Legislative Assembly for the ACT: 2022 Week 06 Hansard (Thursday, 9 June 2022) . . Page.. 2064 ..
Ms Vassarotti: The answer to the member’s question is as follows:
(1) Expert advice is that plague numbers of mice infestation is more likely to occur in the rural grain growing areas in Central and Western New South Wales (NSW) where they are close to ample food sources. The ACT Government continues to monitor the situation regarding mice in NSW and continues to work closely with our interstate colleagues in various government departments and local government areas in the broader Canberra region.
(2) The ACT Government does not have an estimate of the mice population for the ACT.
(3) There are no known mice populations in the ACT near the industry standard for a plague of 3,000 per hectare (3.3 per square metre). Research or assessments on the environmental impacts of mice on the ACT environment is not considered a priority use of resources at this stage.
(4) Compared to known impacts of other invasive and overabundant species on the ACT environment, mice impacts are not considered a priority and as such no research is planned in the immediate future.
(5) The ACT Government investigates when there is environmental concern and determines the likely cause and recommends mitigation strategies to suit. The Government does not monitor populations for the purpose of reducing population numbers alone.
(6) The Government is not aware of any ACT-led research occurring in regard to the impact of mice on people’s health within the ACT. The passing of diseases from feral mice and other rodents to humans is well known. Information on the health risks posed by rodents can be found on the ACT Health website: https://www.health.act.gov.au/about-our-health-system/population-health/fact-sheets.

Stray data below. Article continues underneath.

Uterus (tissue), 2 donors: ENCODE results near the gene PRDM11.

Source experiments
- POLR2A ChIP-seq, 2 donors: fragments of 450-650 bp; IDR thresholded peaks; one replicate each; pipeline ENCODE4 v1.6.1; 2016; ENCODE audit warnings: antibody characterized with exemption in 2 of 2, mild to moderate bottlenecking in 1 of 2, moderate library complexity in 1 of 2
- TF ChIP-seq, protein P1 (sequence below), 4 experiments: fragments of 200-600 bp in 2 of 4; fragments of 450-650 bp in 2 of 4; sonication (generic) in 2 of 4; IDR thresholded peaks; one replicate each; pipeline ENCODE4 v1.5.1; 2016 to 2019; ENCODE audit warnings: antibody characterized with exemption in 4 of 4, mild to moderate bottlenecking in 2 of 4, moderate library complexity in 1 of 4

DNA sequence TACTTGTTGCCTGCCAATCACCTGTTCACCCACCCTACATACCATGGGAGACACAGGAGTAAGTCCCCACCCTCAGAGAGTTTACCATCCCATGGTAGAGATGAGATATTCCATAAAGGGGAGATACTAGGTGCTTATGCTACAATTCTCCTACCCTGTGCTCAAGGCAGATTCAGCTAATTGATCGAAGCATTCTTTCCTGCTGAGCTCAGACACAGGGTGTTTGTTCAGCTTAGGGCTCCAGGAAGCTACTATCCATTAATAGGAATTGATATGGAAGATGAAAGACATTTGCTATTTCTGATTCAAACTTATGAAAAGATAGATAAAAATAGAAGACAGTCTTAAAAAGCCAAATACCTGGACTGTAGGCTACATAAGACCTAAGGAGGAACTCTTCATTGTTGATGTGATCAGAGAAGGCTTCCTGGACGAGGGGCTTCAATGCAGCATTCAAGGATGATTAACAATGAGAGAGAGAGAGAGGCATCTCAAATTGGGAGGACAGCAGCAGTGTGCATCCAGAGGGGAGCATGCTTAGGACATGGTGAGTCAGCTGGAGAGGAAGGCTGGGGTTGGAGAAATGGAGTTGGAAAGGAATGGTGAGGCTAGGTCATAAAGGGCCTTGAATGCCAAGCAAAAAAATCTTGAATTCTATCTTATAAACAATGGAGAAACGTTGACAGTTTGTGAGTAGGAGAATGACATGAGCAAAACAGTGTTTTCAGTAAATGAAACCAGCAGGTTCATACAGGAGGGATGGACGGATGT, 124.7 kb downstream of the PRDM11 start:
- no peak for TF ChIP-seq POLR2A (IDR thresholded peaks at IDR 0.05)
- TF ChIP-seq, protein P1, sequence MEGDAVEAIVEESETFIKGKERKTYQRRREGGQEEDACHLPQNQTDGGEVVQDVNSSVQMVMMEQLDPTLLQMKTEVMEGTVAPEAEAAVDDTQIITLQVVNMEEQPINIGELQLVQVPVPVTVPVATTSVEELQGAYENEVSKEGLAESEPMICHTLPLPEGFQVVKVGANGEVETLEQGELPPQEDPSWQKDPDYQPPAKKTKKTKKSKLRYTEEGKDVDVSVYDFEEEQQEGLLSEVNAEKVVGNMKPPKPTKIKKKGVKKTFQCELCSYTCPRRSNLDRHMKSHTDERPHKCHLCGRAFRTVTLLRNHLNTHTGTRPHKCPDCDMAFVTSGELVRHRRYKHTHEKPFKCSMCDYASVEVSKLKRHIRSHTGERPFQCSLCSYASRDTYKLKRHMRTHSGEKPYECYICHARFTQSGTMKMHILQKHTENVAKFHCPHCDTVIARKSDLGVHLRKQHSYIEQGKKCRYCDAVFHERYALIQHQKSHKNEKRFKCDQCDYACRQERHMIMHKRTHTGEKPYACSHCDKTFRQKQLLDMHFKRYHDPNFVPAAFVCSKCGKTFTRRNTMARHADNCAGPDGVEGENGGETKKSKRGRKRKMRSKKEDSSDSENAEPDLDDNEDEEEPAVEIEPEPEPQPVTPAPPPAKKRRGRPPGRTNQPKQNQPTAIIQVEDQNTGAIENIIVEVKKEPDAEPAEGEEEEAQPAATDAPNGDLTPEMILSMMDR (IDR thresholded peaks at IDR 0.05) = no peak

(7) The ACT Government has established a cross agency working group to work with our interstate colleagues to assess the risk to the ACT community and monitor any potential abnormal increase in mouse numbers.
(8) The ACT Government is aware of isolated reports of increasing populations of mice in Throsby. These isolated reports are not to the levels considered plague populations. This increase in numbers is likely due to good food supply and seeking shelter in the colder months.
(9) Current programs are conducted as part of “business as usual” and costings are not available.
(10) There are no specific locations identified.
(Question No 779)
Ms Castley asked the Minister for Transport and City Services, upon notice, on 6 May 2022: